This phrase of Putin’s is remarkable not only because it is the only one that implies any criticism of Kadyrov’s actions. To me, the term “extrajudicial reprisals” sounds far more serious than “judicial reprisals.” Does that mean that “judicial reprisals” are something that has been made legal, or have I missed something? Are we talking about some other country? Kadyrov does not need anyone to give him any rights. He normally helps himself, just taking whatever he needs. As a typical representative of a period of feudal fragmentation, he understands only one right: the right of the strongest. The “punishment” that is being handed down to the relatives of terrorists in Chechnya has nothing to do with the modern concept of punishment. According to Article 43 of the Criminal Code of the Russian Federation, a punishment is “a measure of state compulsion, assigned by a court’s judgment, applied for the purpose of restoring social justice, and also for the purpose of reforming a convicted person and of preventing the commission of further crimes.”

In Chechnya, reprisals occur in an atmosphere of classic feudalism, where punishment serves as a deterrent in order to discourage others from following in the same path. In today’s Chechnya, what is being done to the relatives of alleged terrorists is similar to what was termed “pillage” in a voluminous edition of Russian Pravda, the main source of medieval Russian law. A judgment of “pillage” was handed down to those who committed robbery, “horse thieves,” and arsonists, and the families of those found guilty of committing such crimes were also subjected to such punishment.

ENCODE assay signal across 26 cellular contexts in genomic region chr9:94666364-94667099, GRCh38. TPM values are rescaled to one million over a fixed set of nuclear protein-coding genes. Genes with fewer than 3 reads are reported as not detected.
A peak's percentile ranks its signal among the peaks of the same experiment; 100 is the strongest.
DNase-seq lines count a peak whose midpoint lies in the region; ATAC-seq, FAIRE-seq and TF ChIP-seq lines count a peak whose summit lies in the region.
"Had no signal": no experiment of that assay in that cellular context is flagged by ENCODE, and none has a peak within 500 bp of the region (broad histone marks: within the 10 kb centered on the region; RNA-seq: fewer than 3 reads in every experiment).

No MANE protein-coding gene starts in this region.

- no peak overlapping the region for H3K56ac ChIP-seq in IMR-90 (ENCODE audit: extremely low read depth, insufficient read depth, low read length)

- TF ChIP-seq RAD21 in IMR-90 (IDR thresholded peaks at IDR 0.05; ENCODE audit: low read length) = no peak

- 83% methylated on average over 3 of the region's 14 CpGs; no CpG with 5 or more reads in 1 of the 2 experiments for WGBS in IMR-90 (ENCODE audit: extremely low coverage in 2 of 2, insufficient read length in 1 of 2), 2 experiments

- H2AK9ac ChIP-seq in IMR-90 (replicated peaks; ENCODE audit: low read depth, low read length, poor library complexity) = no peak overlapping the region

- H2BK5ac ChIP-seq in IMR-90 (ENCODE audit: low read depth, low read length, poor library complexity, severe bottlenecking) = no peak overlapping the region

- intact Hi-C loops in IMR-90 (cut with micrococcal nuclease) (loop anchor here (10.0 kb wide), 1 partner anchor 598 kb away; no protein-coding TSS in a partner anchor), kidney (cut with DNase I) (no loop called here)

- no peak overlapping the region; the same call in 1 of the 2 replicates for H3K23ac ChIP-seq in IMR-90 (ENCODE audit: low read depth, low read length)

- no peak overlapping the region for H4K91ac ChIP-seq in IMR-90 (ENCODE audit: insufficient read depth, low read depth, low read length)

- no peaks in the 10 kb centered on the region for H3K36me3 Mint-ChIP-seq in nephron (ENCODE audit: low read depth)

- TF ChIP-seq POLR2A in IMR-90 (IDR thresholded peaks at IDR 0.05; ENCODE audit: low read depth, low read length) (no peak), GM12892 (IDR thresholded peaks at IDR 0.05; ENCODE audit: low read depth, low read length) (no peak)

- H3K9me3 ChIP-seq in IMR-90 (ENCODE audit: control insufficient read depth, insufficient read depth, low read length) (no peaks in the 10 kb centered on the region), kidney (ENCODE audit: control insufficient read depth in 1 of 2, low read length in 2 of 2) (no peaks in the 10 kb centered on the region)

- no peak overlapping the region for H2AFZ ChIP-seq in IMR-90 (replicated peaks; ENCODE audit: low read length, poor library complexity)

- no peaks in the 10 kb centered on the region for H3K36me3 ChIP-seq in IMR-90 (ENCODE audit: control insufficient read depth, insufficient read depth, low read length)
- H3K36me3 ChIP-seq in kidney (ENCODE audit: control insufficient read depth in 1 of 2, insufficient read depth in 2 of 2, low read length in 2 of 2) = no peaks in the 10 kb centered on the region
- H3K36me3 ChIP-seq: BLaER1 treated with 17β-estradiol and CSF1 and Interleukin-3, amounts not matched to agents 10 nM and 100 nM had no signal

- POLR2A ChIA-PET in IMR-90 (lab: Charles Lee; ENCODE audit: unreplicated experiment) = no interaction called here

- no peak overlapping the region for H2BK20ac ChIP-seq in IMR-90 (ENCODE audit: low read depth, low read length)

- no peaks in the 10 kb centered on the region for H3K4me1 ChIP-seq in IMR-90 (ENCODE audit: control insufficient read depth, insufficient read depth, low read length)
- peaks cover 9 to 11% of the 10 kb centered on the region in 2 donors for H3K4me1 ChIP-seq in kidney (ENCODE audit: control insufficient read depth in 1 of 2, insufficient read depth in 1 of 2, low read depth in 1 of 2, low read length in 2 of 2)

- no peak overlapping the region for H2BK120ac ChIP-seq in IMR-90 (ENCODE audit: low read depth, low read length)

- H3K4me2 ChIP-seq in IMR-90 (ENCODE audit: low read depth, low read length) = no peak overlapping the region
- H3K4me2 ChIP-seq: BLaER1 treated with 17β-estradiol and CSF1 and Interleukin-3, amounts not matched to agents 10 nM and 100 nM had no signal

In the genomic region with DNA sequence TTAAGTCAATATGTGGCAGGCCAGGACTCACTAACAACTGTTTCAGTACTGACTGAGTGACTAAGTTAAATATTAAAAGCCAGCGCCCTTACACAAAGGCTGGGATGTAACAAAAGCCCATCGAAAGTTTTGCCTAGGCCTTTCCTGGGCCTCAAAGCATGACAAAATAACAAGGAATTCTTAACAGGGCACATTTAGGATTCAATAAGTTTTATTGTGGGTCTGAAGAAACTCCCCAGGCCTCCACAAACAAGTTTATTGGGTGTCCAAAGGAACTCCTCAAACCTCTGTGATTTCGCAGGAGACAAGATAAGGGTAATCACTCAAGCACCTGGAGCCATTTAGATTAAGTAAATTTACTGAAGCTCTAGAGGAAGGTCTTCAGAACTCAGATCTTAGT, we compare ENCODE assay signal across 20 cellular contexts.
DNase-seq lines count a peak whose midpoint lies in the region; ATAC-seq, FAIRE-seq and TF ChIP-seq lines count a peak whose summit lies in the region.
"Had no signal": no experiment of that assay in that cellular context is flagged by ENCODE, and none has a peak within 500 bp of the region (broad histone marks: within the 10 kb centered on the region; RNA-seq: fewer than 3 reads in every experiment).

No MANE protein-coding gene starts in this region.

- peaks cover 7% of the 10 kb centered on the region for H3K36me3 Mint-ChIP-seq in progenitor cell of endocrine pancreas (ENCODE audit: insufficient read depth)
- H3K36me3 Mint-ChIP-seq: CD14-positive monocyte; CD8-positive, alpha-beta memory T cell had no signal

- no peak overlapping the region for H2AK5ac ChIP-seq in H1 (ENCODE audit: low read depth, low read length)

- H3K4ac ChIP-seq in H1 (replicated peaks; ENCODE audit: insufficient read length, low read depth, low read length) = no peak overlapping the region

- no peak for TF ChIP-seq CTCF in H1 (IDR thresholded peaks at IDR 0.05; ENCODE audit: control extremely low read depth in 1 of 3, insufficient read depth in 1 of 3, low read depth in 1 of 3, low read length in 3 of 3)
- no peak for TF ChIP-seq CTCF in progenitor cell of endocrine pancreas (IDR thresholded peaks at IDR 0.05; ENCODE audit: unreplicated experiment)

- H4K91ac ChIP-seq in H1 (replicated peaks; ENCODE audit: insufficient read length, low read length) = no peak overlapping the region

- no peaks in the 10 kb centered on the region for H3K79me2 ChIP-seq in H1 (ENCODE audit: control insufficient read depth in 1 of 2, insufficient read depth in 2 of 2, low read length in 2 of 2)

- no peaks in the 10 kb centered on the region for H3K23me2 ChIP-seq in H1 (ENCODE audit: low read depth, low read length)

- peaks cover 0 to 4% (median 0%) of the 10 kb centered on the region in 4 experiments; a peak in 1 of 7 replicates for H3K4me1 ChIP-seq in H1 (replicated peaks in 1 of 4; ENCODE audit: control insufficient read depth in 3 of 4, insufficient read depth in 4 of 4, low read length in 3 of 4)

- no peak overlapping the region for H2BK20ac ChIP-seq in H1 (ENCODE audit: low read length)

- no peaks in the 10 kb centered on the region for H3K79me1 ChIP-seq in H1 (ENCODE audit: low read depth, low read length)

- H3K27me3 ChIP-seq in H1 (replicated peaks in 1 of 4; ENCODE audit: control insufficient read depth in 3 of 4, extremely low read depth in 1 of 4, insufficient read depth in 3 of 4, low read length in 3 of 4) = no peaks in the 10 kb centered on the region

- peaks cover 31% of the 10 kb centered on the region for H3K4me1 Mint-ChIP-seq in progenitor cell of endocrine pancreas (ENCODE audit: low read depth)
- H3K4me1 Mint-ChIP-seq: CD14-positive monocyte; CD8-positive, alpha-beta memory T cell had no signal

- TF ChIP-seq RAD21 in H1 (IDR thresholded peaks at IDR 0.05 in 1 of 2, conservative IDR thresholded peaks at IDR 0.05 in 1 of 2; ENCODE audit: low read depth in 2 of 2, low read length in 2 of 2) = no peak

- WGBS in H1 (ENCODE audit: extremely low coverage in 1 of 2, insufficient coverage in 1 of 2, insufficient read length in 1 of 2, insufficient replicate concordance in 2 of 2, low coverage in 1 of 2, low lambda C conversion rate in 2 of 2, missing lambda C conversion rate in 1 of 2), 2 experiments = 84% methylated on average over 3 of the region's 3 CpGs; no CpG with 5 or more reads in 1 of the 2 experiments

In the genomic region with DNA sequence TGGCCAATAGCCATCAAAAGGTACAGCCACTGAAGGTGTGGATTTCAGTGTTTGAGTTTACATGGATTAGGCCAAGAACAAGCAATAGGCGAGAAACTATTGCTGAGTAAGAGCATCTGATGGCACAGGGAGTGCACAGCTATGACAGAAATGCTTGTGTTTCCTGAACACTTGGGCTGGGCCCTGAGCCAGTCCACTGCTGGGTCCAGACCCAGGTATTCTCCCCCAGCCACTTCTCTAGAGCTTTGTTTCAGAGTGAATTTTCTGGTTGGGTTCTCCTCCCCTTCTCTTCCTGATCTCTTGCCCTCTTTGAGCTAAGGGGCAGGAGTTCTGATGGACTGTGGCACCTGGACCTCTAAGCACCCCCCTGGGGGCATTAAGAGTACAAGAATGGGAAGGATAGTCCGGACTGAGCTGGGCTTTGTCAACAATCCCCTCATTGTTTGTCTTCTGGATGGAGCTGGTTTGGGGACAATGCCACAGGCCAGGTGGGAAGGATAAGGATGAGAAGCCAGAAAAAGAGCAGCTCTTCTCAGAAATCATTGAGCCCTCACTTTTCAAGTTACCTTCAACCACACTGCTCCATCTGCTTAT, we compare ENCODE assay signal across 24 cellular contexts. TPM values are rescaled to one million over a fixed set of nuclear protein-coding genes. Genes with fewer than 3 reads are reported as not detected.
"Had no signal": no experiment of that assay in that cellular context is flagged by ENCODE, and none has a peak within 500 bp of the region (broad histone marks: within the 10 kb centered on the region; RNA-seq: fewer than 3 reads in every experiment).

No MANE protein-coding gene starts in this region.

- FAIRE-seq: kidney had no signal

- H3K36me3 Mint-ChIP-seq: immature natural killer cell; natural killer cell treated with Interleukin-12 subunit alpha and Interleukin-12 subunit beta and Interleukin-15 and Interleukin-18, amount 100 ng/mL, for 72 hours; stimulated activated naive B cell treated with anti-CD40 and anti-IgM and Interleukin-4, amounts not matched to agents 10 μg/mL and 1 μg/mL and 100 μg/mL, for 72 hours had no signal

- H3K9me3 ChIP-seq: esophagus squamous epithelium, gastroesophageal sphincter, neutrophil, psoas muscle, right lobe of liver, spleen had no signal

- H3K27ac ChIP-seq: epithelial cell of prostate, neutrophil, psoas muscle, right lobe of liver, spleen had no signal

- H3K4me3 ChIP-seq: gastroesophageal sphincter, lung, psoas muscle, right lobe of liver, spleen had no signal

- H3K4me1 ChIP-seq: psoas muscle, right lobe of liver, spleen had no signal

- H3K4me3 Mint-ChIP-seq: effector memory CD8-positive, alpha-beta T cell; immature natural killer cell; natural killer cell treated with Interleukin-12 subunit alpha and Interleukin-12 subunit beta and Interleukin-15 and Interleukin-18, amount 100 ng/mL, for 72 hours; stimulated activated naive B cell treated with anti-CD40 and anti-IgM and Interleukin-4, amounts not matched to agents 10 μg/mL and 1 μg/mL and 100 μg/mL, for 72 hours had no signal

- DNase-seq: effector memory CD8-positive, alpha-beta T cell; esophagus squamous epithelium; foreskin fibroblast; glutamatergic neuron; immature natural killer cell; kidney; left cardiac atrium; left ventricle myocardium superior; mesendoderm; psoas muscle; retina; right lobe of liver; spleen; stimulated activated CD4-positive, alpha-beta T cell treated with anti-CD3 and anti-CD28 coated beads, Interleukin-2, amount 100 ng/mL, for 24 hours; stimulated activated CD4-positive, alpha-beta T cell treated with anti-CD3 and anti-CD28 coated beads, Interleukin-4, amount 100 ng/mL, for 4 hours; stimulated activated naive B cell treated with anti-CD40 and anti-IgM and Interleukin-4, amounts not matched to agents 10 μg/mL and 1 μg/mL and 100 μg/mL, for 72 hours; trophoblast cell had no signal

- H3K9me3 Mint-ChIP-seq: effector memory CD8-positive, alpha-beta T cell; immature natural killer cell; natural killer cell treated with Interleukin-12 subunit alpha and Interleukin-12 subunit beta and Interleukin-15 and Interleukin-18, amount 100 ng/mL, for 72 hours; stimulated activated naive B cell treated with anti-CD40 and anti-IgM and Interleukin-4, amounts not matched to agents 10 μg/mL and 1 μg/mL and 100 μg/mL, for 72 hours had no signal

This form of punishment originally meant that those convicted were expelled from the community and divested of their family assets. Subsequently, this penalty was expanded to include the enslavement of the perpetrator and his family. I sincerely hope that in the preparation of draft amendments to the federal law “On Combating Terrorism,” Chechen lawmakers will draw on more modern and humane sources than Russian Pravda, Constitutio Criminalis Carolina and the “The Hammer of Witches.” So far, everything that has happened evokes clear associations with feudalism, and human rights and freedoms are respected only to the extent allowed within this particular socioeconomic formation.

It is pointless to complain that the current situation in Chechnya indicates a blatant violation of the Constitution and the federal laws of the Russian Federation. What is much worse is that all this is happening with the tacit approval of Moscow—otherwise, a restoration of the constitutional order would be well under way in Chechnya. The reality is that such a restoration has not been deemed necessary. What has been deemed necessary is for the Patriarch of All Russia to award head of Russia government owned news agency Rossiya Segodnya Dmitry Kiselev with the Order of St. Sergius of Radonezh “in consideration of his assiduous work for the good of the Church and the Fatherland” and for Chechen volunteers to be ready to “accomplish a combat mission of any complexity” in order to “protect Russia” from Western aggression. The opinions of those who do not like this program, either in Russia or abroad, are, at best, disregarded. Lawmakers are not playing for the gallery. As Caligula would say, Oderint, dum metuant—"Let them hate, as long as they fear."